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Overcoming the Challenges of Winter Construction

Some may think construction companies shut down business in the cold winter months.

Like the birds, they fly south to work in warmer climates. But this isn’t the case. Why?

Because of budgetary planning, many decisions regarding construction projects are made in September, at the close of the second quarter. This peak decision-making time, however, could lead to projects being scheduled for cooler-weather months. And for those in northern climates, project owners have two options: go ahead with the project in the coldest weather of the year or wait until the spring thaw.

As construction professionals, we may face these less-than-perfect conditions at some point in our career, so it is crucial to know what problems or additional costs could arise ahead of time and plan for the worst (while, of course, hoping for the best).

Perhaps the greatest challenge for winter-weather construction is frozen ground. When the ground is frozen, a number of problems can arise. Concrete footings cannot be placed, only so much digging can be done on frozen ground, and melting frosts can lead to more mud and water in the construction site.

Schedule and budget construction projects in the winter

No matter what measures you take, sometimes these issues cannot be solved with anything but patience. If your business is contracted to begin a construction project in the cold winter months, it’s important to encourage patience among your project team and with your client. Although the waiting game can be difficult (and sometimes costly), it is a possibility that should be addressed during the planning phases of your project, in an effort to reduce the impact on overall project budget and schedule.

Another challenge of winter construction is fuel costs.

During the winter months, fuel usage can increase dramatically in certain kinds of equipment including concrete mixers (as it will take more fuel to run the boiler to heat the water, etc.), on-site heaters, and more. It is imperative to not only plan ahead for these increased costs before the project begins. If the costs are greater than the benefits of completing a project on time, the project owner and contractor may want to discuss closing shop during especially cold weather.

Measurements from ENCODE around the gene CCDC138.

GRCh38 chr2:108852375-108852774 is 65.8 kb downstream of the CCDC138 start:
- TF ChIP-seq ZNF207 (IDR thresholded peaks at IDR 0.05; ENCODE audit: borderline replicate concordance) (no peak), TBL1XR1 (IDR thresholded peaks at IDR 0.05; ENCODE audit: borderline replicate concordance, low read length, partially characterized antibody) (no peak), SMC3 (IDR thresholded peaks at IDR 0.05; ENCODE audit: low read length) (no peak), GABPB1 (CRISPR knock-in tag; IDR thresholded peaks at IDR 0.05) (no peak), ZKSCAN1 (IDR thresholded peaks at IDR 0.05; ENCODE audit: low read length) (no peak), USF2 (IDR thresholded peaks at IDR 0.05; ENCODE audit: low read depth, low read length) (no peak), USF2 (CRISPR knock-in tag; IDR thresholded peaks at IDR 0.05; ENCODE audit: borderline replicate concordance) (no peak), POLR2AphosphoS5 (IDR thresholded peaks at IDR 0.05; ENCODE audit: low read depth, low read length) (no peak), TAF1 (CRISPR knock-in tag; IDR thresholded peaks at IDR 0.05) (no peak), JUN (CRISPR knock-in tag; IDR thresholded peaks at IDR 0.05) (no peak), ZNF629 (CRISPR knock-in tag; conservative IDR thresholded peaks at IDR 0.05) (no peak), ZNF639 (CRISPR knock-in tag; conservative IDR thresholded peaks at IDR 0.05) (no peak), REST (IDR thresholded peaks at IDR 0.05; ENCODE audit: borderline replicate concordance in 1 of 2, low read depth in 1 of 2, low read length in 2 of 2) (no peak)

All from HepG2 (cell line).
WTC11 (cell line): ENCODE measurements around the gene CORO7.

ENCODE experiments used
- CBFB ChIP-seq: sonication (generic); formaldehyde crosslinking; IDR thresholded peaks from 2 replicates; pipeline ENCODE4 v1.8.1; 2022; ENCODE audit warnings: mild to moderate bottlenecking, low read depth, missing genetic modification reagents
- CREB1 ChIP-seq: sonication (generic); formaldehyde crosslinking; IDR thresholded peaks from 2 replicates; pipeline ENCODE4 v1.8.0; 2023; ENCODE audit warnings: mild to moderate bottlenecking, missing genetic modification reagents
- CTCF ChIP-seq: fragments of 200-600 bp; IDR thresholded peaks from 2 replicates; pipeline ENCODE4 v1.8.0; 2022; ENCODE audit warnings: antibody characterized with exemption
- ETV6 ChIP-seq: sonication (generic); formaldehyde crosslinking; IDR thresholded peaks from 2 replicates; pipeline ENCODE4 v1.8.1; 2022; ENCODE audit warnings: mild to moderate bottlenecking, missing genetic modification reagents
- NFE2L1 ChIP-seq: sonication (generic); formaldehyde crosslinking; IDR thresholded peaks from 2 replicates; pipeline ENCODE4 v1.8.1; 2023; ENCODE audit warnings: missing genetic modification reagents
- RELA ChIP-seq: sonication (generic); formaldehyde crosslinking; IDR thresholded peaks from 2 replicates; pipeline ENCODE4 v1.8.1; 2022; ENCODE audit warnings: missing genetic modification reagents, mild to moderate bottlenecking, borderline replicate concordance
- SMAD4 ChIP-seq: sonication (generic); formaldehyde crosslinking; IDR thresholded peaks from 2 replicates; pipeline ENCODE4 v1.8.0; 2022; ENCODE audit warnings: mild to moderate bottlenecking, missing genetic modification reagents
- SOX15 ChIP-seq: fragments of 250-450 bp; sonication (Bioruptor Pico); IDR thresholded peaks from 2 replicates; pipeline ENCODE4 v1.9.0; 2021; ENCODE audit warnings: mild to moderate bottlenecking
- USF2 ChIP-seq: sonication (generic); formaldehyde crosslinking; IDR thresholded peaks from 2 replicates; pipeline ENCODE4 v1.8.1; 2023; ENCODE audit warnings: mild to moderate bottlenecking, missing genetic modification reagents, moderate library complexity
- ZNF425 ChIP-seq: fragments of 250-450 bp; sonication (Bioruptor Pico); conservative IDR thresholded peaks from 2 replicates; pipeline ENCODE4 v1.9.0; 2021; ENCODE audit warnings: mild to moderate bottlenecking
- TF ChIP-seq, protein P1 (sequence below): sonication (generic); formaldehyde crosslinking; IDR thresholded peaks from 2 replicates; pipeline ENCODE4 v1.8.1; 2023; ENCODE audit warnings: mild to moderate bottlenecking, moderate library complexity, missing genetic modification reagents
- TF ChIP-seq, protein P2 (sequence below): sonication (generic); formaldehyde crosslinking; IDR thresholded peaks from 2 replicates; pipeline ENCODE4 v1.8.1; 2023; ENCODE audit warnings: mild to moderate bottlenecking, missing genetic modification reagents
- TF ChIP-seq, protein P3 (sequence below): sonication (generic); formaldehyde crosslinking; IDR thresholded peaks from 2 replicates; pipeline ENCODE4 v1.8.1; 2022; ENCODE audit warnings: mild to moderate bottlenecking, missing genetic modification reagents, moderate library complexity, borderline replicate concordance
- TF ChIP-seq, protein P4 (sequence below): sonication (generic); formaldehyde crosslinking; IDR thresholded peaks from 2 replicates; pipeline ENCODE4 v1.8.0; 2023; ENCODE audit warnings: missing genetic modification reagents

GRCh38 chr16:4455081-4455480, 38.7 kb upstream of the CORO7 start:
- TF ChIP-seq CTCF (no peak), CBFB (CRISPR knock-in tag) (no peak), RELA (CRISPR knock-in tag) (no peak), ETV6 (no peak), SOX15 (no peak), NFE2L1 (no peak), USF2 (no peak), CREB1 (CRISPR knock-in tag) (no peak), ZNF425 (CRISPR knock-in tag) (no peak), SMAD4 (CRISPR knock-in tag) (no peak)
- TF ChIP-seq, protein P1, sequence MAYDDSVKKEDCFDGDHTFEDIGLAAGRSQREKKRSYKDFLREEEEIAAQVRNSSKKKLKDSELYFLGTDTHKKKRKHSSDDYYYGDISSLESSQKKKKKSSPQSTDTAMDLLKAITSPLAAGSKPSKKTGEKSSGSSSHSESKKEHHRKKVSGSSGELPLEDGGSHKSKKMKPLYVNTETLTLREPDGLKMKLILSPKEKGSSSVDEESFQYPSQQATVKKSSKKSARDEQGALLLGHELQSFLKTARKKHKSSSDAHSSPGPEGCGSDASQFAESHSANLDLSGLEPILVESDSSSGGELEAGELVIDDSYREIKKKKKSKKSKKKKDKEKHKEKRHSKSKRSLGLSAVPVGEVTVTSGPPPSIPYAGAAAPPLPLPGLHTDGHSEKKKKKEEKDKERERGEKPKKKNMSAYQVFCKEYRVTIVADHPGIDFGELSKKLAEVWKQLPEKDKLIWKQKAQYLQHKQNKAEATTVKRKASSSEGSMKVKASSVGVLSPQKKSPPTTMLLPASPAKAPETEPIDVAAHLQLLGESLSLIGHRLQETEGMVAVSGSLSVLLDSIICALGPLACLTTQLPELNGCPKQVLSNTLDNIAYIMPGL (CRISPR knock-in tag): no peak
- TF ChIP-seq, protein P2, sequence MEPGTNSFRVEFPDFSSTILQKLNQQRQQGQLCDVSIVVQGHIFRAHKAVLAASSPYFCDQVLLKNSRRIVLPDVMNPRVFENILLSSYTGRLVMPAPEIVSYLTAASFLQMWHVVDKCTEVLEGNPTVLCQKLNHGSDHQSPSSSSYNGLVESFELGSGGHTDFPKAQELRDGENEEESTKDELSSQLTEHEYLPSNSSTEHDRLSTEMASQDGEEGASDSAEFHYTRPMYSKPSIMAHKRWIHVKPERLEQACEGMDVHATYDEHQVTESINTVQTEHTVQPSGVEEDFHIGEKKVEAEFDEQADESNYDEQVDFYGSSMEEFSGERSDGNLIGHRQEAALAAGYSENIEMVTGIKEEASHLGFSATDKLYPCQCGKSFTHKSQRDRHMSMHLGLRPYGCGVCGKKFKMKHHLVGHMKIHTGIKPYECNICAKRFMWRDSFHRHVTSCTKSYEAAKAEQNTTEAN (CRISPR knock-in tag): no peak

Get tight ASAP

If time allows, you can also try to reach project milestones, such as having the structure completed and tight to the weather before the cold sets in. If you can have the building ready for internal project completion, you can use the permanent heat system inside the building for construction site heat, saving a considerable amount of money over using temporary heating systems.

Finally, take all the challenges of winter construction into consideration during the project bid

When negotiating a contract with the owner, make sure to fully explain all the implications and costs association with winter building. If the timeline can be adjusted to complete a project before winter or after the spring thaw, that may be the best way to avoid costs from winter construction.

No matter your situation, two key factors are vital to winter construction: patience and flexibility. If you can encourage both and have adequate planning, construction projects in winter months can be possible and profitable.

Construction Advice For Entrepreneurs

Construction Advice Courtesy of Ken

Today’s post comes from Ken Y, Training & Development Manager. He shares words of wisdom that every new entrepreneur should read.